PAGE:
This week women have had some newsworthy victories. On Monday, it was announced that Florida State University (FSU) would pay Erica Kinsman $950,000 and commit itself to sexual assault awareness, prevention and training programs in exchange for Kinsman dismissing her Title IX lawsuit against the school. Yesterday, Amber Rose got a win for every woman who has been shamed because of her sexuality when she quite effortlessly dismissed her ranting ex, Kanye West, and his childish antics. While these ladies, one a co-ed from a small town in Florida and the other one of the most recognizable models in the world, may seem eons apart, they and their victories really are quite closely related. You see, Kinsman sued FSU for its mishandling of her claim that she was raped by former FSU quarterback, Jameis Winston. In a legal sense, she sued FSU for sexual discrimination. And Rose, well I’ll get back to Rose in a minute. For now, let’s focus on Kinsman, FSU and Title IX.
“Title IX” refers to a portion of the Education Amendments of 1972 that prohibits federally funded schools from discriminating based on sex. It states:
No person in the United States shall, on the basis of sex, be excluded from participation in, be denied the benefits of, or be subjected to discrimination under any education program or activity receiving Federal financial assistance.” 38 U.S.C. § 1681 (a)
While Title IX is often spoken of in terms of giving girls and women equal access to sports, it also extends the same rights to boys and men and protects everyone from sexual misconduct. Under Title IX, sexual misconduct includes: sexual assault (e.g. rape, molestation), sexual harassment (e.g. unwelcomed sexual touching and comments), intimate partner and dating violence, stalking, voyeurism and exhibitionism. To ensure protection from sexual misconduct, Title IX requires that:
Every school have a publicly known and accessible Title IX Coordinator to manage complaints;
When a person makes a claim of sexual misconduct to any school official, the school, regardless of any independent law enforcement investigations, conduct a prompt, thorough investigation and issue any necessary disciplinary action;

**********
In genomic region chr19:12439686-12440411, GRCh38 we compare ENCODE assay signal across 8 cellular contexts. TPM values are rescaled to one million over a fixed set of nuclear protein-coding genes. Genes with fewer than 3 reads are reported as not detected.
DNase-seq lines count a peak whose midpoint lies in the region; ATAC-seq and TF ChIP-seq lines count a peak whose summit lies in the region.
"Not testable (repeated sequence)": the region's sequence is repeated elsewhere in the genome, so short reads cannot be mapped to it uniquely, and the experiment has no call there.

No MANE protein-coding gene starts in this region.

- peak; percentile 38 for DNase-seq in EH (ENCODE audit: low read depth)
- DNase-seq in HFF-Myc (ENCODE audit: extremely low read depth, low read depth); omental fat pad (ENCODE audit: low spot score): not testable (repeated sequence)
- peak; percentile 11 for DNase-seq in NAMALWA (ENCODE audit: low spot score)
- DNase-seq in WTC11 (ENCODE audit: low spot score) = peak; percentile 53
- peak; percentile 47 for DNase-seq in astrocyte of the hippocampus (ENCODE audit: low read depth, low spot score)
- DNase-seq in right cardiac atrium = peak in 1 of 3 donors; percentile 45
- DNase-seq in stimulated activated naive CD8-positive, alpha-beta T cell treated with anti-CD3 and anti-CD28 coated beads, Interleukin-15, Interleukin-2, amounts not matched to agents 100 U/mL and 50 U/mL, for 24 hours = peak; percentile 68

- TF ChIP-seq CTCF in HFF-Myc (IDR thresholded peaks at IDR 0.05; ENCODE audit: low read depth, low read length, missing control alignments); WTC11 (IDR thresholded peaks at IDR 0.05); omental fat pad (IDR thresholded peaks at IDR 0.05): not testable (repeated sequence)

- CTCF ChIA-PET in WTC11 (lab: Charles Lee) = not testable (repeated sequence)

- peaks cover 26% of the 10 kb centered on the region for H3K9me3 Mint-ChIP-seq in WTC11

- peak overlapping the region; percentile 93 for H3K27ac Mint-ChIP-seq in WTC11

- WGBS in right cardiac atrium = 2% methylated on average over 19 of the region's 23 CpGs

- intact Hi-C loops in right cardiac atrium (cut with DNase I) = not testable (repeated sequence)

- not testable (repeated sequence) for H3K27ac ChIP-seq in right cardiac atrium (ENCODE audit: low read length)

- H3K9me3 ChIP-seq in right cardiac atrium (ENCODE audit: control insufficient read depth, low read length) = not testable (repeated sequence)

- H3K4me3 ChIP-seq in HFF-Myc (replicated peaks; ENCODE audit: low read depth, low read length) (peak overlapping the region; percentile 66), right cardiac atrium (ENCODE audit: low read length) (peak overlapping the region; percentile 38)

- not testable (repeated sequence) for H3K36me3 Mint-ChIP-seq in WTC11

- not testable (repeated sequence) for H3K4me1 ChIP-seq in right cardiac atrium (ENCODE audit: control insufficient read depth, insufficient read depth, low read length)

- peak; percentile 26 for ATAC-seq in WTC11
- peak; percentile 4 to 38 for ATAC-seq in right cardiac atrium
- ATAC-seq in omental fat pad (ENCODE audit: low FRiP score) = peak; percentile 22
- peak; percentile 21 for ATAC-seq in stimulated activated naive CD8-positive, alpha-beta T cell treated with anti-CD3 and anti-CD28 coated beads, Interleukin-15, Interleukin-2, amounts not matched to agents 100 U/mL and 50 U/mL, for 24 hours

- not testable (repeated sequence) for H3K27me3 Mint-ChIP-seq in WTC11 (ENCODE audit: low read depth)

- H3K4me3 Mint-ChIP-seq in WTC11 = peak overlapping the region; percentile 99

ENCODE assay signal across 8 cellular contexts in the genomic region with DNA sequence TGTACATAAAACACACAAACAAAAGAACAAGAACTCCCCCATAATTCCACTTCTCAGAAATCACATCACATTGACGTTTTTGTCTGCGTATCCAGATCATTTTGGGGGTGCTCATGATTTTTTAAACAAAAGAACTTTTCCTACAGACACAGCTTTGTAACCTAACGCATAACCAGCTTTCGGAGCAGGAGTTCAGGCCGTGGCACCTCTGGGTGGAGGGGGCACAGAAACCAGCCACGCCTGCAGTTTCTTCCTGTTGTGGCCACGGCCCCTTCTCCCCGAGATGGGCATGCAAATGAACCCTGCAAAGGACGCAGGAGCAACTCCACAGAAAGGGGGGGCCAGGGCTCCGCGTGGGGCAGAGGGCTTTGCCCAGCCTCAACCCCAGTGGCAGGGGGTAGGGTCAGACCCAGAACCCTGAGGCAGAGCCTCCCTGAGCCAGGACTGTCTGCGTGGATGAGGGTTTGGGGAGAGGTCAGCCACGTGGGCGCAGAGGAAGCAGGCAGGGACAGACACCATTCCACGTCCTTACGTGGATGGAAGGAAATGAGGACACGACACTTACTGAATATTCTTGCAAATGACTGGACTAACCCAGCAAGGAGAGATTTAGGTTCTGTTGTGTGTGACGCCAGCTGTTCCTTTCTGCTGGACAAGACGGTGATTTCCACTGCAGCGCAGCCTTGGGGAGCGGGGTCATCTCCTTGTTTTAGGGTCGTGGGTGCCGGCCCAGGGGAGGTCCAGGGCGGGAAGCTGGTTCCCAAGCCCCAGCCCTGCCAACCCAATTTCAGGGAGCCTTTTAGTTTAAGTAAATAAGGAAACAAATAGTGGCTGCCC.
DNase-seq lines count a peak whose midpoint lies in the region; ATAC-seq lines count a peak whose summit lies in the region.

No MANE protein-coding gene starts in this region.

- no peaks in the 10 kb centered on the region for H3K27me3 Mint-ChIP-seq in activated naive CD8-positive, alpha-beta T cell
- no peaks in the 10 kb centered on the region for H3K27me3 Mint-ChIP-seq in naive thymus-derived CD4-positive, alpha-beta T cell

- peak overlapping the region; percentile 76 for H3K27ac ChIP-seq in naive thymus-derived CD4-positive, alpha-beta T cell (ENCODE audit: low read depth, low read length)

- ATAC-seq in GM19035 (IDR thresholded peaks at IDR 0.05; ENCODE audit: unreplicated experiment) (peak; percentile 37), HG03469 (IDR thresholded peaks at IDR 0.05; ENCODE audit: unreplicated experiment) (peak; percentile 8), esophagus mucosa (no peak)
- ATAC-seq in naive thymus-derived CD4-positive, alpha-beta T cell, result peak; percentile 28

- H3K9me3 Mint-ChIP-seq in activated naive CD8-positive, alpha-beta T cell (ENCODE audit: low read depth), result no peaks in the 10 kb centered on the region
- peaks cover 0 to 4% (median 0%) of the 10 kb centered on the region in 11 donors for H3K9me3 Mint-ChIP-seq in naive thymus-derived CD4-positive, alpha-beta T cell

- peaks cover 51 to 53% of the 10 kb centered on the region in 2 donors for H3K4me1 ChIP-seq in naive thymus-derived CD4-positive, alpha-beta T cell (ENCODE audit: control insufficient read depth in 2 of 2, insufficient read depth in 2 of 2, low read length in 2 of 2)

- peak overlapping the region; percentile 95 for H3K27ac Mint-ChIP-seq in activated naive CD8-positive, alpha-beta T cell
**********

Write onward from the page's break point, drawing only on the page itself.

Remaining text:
Schools take immediate action to ensure an alleged victim can continue their education free of ongoing sexual misconduct (by doing things like issuing no contact directives to the accused and making reasonable changes to housing) and disallowing mediation as a means of handling complaints of sexual violence; and
Schools refrain from retaliating against alleged victims and prevent others from doing the same.
An undated photo of Erica Kinsman
We know who Erica Kinsman is because she claimed that FSU violated Title IX when it failed to afford her the proper protection from sexual misconduct when its employees failed to adequately report, investigate and respond to her claim that Winston raped her. In doing so, she also claimed that FSU allowed her to be subjected to further harassment and retaliation, so much so that she had to transfer schools.
That Kinsman’s settlement is the largest lump sum payment of its kind is no indication that the nature of her claim is an anomaly. In fact, for years across this country there have been many claims that male student-athletes have engaged in sexual misconduct against women and that their respective schools have failed to provide adequate, lawful responses. You may recall that in 2004 Katie Hnida, former kicker for the University of Colorado and first woman to score in a Division-I football game, went public with her story that in 2000 she reported to her coach and athletic director that a teammate raped her. Her complaint fell on deaf ears. In 2013, a student alleged that University of Alabama at Huntsville hockey player, Lasse Uusivirta, raped her. After admitting to the rape, Uusivirta was allowed to keep his scholarship and continue playing on the team. He fled back to his native Finland after his accuser pressed criminal charges. And the Department of Education (responsible for enforcing Title IX) is currently investigating the University of Oregon after it allowed three male basketball players (who were later convicted) to continue their full season of basketball after a student accused them of gang raping her.